Reviewing your content plan on a weekly or monthly basis will help you review whether the content focuses you had are still relevant or if any tweaks need to be made in light of any business or economic changes.
6. Build user-generated content into your strategy
2020 saw a big focus on user-generated content (UGC), and this looks set to continue in 2021. In fact, consumers find UGC 9.8x more impactful than influencer marketing. With consumers seeking trustworthy businesses as more e-commerce solutions appear in 2021, user-generated content can help SMEs connect with their customers; 48% of marketing professionals believe that content created by customers can help to humanise their marketing.
User-generated content is content such as social media posts, images and videos that have been created by people who haven’t been paid to produce it. For example, a social media post of a customer wearing one of your products or a review. The power of UGC comes in its authenticity, in a similar way to word-of-mouth, where potential consumers can see first-hand how much people already love your brand and how they’re using your products.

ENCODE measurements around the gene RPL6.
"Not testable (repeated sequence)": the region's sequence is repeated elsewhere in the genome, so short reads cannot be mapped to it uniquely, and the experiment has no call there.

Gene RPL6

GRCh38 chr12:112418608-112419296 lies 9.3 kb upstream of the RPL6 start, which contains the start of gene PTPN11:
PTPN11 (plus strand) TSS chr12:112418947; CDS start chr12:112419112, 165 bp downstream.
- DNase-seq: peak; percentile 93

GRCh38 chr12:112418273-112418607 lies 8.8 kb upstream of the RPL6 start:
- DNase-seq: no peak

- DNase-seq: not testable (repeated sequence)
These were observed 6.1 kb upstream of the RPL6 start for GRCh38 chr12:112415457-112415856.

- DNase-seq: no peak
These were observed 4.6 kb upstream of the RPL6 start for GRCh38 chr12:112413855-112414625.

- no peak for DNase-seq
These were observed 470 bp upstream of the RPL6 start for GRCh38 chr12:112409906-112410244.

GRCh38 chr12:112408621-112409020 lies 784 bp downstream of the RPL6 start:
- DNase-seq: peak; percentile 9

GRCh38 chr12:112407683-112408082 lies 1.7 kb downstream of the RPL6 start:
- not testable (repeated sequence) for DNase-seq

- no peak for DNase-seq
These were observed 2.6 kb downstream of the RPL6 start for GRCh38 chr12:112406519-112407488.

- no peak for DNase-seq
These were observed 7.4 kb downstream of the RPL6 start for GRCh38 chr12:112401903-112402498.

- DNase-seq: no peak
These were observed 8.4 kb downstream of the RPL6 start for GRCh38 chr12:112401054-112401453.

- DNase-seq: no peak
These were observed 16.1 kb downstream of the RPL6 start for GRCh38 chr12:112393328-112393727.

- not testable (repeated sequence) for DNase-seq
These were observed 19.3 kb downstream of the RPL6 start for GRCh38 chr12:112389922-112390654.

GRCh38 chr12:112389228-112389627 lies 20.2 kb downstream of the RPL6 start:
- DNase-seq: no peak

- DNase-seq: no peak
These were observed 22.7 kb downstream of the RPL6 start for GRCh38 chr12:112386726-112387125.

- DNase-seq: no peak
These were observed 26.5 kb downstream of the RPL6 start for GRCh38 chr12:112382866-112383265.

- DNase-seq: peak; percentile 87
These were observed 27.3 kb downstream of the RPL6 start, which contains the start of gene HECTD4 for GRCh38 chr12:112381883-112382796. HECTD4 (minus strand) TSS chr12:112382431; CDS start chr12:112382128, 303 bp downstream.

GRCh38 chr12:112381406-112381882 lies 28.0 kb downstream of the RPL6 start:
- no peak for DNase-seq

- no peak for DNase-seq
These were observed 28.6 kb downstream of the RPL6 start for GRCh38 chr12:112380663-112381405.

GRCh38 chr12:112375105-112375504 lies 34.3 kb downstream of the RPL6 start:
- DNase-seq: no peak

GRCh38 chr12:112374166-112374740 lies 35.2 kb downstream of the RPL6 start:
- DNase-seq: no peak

Could you focus some of your content marketing strategy on UGC? Perhaps you could plan a campaign or hashtag on Instagram encouraging your customers to post pictures using your products, which you could promote via your e-newsletter?
With the events of 2020 and the impact of COVID-19 on small businesses, it’s never been more important to take a moment to review your content marketing strategy. Taking the lessons you’ve learnt and trends you’ve observed over the past year can help you develop a content strategy which is relevant and optimised for the year ahead, whatever it may hold.
Hopefully these six ideas give you a good starting point and you can find out more about content marketing strategies and how to develop one in our guide here.